Man with back pain sitting on bench at the outdoor. People, health care and medicine concept

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BALTIMORE — Whether we’re talking about arthritis or a lingering back injury, chronic pain can be a serious detriment to one’s quality of life. Fascinating new research, however, is putting forth a potential new way to effectively alleviate chronic pain. Scientists at Johns Hopkins Medicine say their latest work indicates a noninvasive pain treatment called scrambler therapy is capable of yielding significant relief among approximately 80 to 90 percent of chronic pain patients.

Researchers add that scrambler therapy may even be more effective than another noninvasive therapy: transcutaneous electrical nerve stimulation (TENS).

Scrambler therapy was approved by the U.S. Food and Drug Administration in 2009 and entails administering electrical stimulation through the skin using electrodes placed in areas of the body above and below the source of the chronic pain. The aim of the therapy is to capture the nerve endings and replace signals from the area experiencing pain with signals coming from adjacent areas experiencing no pain.

Consequently, this “scrambles” the pain signals being sent to the brain, explains primary study author Thomas Smith, M.D., the Harry J. Duffey Family Professor of Palliative Medicine at the Johns Hopkins Kimmel Cancer Center and a professor of oncology and medicine at the Johns Hopkins University School of Medicine.

scrambler therapy for chronic pain
Scrambler therapy used for a patient with chemotherapy-induced peripheral neuropathy. The red bursts represent areas where the patient is experiencing pain. Credit: Photo courtesy of Thomas Smith

All forms of chronic pain, and close to all nerve and neuropathic pain, stem from two factors — pain impulses originating from damaged nerves that send a constant barrage up to pain centers in the brain and the failure of inhibitory cells to block those impulses and stop them from becoming chronic.

“If you can block the ascending pain impulses and enhance the inhibitory system, you can potentially reset the brain so it doesn’t feel chronic pain nearly as badly,” Prof. Smith says in a media release. “It’s like pressing Control-Alt-Delete about a billion times.”

A number of patients tend to “get really substantial relief that can often be permanent,” Smith adds. Patients typically receive three to 12 half-hour sessions.

“Scrambler therapy is the most exciting development I have seen in years — it’s effective, it’s noninvasive, it reduces opioid use substantially and it can be permanent,” Prof. Smith concludes.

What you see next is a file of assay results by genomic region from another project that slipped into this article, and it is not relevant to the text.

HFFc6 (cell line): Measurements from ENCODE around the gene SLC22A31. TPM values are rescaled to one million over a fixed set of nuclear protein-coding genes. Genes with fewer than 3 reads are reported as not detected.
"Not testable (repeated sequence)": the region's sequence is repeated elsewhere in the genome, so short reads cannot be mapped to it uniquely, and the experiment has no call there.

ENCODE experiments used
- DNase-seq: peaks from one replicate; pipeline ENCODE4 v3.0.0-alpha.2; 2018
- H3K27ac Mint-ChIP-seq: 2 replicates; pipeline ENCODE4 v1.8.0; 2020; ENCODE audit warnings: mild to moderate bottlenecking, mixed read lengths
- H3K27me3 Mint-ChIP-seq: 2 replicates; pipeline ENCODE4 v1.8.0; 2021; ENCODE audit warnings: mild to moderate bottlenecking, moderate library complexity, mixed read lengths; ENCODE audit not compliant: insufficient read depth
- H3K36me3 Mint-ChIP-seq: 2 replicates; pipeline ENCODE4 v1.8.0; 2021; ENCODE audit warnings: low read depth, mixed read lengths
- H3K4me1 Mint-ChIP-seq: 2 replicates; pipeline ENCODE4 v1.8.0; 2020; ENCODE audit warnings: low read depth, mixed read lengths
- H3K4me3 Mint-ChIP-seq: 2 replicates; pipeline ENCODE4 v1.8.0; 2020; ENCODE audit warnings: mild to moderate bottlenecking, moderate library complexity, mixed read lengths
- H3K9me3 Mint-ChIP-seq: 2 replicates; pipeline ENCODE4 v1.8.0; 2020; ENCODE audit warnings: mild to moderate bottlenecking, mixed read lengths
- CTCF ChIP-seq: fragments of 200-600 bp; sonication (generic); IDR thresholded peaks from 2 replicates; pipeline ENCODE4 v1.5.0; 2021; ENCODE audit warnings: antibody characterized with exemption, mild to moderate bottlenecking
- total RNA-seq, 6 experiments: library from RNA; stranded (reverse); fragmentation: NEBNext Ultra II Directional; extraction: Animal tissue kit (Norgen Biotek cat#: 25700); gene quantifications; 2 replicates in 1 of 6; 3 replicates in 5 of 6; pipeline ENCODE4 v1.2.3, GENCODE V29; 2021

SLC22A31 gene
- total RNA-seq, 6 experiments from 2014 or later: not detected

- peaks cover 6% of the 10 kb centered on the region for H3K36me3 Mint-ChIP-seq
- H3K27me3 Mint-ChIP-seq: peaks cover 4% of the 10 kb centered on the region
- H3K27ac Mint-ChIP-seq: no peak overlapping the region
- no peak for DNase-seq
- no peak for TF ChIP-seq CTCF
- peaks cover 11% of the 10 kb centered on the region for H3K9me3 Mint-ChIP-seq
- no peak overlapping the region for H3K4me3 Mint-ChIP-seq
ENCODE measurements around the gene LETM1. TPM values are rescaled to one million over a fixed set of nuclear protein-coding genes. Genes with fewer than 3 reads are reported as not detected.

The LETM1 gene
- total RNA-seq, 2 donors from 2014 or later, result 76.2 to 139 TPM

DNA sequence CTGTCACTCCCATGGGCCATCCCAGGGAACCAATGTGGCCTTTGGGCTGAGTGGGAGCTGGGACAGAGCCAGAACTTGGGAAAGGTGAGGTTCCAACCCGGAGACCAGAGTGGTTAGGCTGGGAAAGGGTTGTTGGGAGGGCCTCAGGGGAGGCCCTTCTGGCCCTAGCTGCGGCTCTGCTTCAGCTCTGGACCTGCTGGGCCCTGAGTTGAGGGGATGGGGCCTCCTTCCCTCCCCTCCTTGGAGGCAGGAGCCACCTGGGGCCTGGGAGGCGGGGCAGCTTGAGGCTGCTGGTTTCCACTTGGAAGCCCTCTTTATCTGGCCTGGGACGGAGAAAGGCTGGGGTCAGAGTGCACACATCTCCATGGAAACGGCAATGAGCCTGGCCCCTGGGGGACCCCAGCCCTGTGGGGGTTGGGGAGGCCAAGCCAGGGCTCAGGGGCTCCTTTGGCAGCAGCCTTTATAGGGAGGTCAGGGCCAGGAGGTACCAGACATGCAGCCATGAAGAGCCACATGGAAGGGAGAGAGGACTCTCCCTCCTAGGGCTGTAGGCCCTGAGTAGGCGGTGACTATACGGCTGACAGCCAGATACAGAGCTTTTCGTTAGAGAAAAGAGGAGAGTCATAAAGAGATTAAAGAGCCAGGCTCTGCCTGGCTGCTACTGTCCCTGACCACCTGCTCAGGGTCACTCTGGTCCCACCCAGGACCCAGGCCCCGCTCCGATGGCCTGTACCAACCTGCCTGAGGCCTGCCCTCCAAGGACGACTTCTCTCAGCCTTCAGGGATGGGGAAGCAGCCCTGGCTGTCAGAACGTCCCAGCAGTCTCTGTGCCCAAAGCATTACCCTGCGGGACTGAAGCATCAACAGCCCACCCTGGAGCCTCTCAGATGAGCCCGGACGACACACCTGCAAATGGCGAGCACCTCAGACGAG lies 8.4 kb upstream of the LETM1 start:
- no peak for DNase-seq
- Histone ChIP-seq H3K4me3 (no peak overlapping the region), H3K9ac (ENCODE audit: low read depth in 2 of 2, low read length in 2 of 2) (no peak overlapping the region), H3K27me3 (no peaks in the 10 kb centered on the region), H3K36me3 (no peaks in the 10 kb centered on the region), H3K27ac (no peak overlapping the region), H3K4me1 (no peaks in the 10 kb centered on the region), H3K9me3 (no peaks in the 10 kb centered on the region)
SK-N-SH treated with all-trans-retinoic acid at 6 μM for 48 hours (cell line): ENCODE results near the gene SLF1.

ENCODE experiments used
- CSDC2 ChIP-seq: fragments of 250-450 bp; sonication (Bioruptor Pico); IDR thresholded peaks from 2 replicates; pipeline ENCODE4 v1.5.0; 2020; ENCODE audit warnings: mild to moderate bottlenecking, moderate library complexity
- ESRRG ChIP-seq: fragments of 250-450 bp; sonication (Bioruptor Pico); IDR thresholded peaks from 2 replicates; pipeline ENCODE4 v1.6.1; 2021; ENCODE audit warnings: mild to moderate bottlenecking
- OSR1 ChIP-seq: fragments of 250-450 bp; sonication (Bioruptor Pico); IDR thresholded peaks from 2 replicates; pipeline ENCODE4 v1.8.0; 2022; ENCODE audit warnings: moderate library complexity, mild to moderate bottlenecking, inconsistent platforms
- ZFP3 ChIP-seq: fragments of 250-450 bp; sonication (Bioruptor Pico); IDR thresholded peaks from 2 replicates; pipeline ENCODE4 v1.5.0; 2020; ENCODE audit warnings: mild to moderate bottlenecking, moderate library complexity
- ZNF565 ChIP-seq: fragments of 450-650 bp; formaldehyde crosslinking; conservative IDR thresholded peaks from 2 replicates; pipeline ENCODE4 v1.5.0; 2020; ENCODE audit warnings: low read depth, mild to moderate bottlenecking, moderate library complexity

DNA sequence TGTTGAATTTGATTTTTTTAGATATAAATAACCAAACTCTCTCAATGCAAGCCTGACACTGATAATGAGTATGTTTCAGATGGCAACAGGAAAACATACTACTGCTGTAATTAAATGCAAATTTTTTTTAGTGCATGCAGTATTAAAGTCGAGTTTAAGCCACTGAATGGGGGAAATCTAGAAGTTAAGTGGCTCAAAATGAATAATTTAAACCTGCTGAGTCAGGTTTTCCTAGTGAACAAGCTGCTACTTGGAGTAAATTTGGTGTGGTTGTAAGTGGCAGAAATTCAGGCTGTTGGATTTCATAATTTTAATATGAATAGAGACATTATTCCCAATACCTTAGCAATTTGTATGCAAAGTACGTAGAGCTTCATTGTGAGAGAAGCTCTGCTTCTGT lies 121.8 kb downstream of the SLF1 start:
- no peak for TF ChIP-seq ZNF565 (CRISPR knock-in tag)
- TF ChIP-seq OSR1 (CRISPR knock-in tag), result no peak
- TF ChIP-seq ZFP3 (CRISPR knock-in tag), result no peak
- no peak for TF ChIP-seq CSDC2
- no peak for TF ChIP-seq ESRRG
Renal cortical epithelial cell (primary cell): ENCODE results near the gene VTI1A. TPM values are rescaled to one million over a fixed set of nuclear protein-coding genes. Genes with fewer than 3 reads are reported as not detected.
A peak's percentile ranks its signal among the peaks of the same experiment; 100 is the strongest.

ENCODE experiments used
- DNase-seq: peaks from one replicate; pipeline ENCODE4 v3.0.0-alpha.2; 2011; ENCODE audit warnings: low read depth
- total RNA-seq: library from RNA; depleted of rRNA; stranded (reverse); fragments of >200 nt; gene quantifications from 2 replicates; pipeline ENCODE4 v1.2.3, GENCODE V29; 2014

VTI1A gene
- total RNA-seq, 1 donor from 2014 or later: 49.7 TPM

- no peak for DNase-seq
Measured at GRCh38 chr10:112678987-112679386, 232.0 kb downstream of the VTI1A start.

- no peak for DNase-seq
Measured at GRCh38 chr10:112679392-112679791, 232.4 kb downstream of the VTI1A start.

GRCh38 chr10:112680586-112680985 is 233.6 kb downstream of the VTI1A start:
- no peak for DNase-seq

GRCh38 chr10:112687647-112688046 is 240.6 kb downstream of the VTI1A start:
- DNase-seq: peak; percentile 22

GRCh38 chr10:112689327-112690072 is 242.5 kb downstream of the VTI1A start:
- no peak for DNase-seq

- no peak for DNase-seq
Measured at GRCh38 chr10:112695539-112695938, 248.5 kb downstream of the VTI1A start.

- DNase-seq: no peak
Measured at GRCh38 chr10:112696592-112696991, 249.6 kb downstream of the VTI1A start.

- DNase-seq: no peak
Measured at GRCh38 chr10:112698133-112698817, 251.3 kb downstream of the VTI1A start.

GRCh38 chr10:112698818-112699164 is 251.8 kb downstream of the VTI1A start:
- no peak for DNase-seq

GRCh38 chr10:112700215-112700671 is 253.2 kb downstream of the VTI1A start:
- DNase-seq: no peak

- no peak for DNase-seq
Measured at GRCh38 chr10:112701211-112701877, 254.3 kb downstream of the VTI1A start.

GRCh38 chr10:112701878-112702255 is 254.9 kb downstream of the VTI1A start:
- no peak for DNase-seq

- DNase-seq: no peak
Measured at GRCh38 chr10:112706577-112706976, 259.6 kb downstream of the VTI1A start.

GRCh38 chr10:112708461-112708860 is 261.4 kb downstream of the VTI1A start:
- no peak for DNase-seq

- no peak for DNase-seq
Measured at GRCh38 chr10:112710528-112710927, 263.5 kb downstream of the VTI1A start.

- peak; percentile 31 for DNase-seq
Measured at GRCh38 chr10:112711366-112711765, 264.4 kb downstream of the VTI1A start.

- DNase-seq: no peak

TENS therapy, meanwhile, also works by administering low-intensity electrical signals through the skin. However, TENS uses a pair of electrodes at the sites of pain. Pain relief often disappears when or soon after the electrical impulses are turned off, Prof. Smith notes. An earlier study cited in the review paper evaluated the impact of TENS across 381 randomized clinical trials, with researchers noting a non-statistically significant difference in pain relief between TENS and a placebo procedure.

The study is published in the New England Journal of Medicine.

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About John Anderer

Born blue in the face, John has been writing professionally for over a decade and covering the latest scientific research for StudyFinds since 2019. His work has been featured by Business Insider, Eat This Not That!, MSN, Ladders, and Yahoo!

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  1. Patricia Lewis says:

    I’m in Australia. How can I access this treatment for chronic back pain due to severe spinal stenosis & nerve impingement.

  2. Genie says:

    Wow that’s the way I have been using TENs for years! With great success on myself and on friends and neighbors. Never on the painful spot itself instead I try to visualize what I think off as ” the path” and place the electrodes there. I use a super powerful unit that was ummm rehomed from Dr’s office many many years ago. Cool thanks for the confirmation!

  3. Judith Eller says:

    Who administers scramble therapy?

  4. Salvatore Gerardi says:

    Is this being used on patients in doctors offices or still in a study environment?

    1. Charles Allan Soffer says:

      Just from briefly summarizing this article my impression is the mode outline they’re promoting in this scrambler therapy is essentially a form of tens electrical pain blocking therapy. I realize so because of the description of mechanism blocking transmission.There’s a competition between the large C-pain fibers and small c-pain fiber nerve impulse transmissions. The one that blocks is faster than the 1 that transmits the pain from the irritated lesion site.

      That’s just my opinion from an old retired former chiropractor. 😆

  5. Rachel says:

    My daughter has just returned to the UK after having Scrambler in Germany. She suffers from CRPS and was in constant pain, at the Highley level of the McGill pain scale. She was using a wheelchair and was bedbound. After 13 sessions between 45 and 60 mins her pain levels dropped to a 1, and on our return they have dropped to a 0. Best of all she’s walking and has her childhood back. She is off all her pain meds. This therapy is a game changer and needs to be available in the UK. Whilst in Germany we met several people having scrambler who have recieved fantastic results for varying neurological pain.

  6. Monica says:

    Is it available in the US or Canada? Where did you go in Germany?

  7. Connie Harder says:

    Is scrambler therapy available in the U. S?